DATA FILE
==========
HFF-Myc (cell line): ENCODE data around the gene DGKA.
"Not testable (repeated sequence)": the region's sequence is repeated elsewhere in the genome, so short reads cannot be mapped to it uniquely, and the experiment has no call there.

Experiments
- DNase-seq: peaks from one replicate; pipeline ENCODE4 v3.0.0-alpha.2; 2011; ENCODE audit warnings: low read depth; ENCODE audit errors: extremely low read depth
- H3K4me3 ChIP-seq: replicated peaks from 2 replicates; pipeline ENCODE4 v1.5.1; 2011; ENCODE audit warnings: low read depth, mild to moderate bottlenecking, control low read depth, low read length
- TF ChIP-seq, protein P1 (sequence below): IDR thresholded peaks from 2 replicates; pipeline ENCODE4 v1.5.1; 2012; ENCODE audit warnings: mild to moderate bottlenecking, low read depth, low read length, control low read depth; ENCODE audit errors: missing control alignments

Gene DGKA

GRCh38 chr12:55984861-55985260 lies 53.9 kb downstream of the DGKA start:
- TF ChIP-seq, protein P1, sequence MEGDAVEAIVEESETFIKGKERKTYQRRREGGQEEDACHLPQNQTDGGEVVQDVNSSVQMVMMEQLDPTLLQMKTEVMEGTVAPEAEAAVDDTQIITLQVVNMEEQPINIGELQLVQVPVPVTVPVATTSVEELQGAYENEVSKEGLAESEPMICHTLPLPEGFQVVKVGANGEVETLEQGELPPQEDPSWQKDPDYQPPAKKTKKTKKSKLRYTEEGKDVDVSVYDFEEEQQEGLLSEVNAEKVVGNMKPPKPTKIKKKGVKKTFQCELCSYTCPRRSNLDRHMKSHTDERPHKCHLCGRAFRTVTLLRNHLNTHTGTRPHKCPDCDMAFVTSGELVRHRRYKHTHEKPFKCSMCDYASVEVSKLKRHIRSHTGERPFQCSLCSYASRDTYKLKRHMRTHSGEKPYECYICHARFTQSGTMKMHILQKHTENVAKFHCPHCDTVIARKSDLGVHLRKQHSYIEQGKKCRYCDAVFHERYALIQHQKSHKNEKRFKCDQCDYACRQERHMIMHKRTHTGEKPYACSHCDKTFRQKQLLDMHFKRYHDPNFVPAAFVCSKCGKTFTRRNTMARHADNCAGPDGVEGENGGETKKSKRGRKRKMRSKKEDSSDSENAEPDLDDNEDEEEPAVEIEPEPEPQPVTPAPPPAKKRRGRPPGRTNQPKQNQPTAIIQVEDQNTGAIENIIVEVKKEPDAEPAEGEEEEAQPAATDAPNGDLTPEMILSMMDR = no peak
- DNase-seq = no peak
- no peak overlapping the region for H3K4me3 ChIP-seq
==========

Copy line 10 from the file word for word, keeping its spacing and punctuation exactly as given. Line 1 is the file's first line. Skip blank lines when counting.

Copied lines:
- DNase-seq = no peak